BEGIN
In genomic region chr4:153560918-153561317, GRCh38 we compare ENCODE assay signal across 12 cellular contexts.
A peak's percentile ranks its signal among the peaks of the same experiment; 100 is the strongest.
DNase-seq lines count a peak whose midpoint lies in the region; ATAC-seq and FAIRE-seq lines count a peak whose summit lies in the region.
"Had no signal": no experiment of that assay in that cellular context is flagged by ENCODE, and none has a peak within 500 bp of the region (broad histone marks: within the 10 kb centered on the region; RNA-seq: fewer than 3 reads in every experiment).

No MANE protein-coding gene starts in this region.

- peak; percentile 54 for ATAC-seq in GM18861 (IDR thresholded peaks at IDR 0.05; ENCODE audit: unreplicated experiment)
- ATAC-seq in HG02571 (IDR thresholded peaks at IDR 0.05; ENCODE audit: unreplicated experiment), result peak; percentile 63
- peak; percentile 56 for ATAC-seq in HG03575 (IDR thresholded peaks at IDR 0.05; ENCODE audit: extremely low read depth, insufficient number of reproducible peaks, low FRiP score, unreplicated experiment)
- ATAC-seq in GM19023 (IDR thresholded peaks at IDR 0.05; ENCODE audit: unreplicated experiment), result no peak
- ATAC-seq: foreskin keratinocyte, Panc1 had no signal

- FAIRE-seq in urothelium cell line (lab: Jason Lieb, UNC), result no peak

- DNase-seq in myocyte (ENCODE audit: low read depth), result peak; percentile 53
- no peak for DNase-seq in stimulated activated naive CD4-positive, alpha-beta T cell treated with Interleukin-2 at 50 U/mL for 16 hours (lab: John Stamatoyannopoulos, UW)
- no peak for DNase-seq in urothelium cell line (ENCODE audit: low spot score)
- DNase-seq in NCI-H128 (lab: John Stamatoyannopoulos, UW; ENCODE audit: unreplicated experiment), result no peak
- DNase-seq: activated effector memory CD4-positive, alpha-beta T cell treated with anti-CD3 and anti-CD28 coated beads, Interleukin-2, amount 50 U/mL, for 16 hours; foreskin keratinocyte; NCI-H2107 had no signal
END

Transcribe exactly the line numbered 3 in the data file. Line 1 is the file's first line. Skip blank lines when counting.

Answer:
DNase-seq lines count a peak whose midpoint lies in the region; ATAC-seq and FAIRE-seq lines count a peak whose summit lies in the region.